What chance a referee blunder in this third and final test of a controversial series between the All Blacks and France?
Every chance, as it happens, and now watch as Irishman John Lacey gets roasted around the world for "helping" the All Blacks in another contentious decision.
In a case of it never rains but it pours after two significant referee errors in the first two tests – both of which assisted the All Blacks - Lacey awarded the try to Damian McKenzie from an attacking scrum in the first half despite clearly removing the opportunity for halfback Baptiste Serin to tackle the little All Blacks No10.
It was a basketball-type defensive screen that Steven Adams would have been proud of; the point being that it was so obvious that it's anyone's guess as to how or why Lacey or his three assistants thought it was okay.
For the French it will be irrefutable evidence that the match officials were against them from start to finish after Paul Gabrillagues' wrongly-issued yellow card at Eden Park and the first-half sending off of Benjamin Fall in Wellington – the latter a mistake from whistle-blower Angus Gardner according to World Rugby's disciplinary judiciary.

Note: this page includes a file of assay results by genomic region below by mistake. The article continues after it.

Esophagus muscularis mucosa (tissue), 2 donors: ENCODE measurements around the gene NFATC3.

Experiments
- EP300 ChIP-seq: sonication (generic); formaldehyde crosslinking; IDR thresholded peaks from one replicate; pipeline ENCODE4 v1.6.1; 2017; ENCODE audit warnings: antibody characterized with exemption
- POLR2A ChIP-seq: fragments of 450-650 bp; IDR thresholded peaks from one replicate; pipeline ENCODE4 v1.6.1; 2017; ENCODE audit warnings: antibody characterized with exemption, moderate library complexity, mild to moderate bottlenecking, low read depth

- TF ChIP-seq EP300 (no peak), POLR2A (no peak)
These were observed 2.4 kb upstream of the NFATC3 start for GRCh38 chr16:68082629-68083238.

It's not of course, but that's not to say the officials – Lacey, Australian Gardner and Englishman Luke Pearce – should be let off the hook. They were involved in all three tests as either referee or assistant referees – a team, in other words – but they didn't perform like one.
Television match official George Ayoub – involved throughout – is another who should have his performances looked at because he did little to give his colleagues a clearer picture.
It was fortunate for all that Lacey's lapse was not crucial to the result; the All Blacks' second half performance saw to that.
The French were at their counter-attacking best early but it turned out they were only hanging by a thread and the All Blacks' enthusiasm and ability to create and finish chances were too much for tired bodies and minds after a long Northern Hemisphere season.
First-five McKenzie, under pressure to bounce back from his performance in Wellington, finished on top of the ledger with two well-taken tries, but the rough edges – two intercept passes, a too-long clearance and a short kick-off to start the second half – remain.
Of the debutants, Shannon Frizell's first act with the ball was to run at Morgan Parra which injured the French halfback, Jackson Hemopo got a short run when Frizell was in the blood bin and at the end and Richie Mo'unga ran the final 11 minutes. Centre Jack Goodhue made good decisions in the midfield.
But apart from Rieko Ioane's electric performance on the left wing, perhaps the most impressive shifts were put in by returning second-five Sonny Bill Williams, who created havoc with the ball – often carried in one hand – and covered an enormous amount of ground on defence until he went off with a shoulder injury in the 58th minute.
Flanker Matt Todd was the other who impressed with his workrate when coming on for Ardie Savea after only 16 minutes. Todd was a ball-snaffling, tackle-making and try-scoring force of nature in the No20 jersey.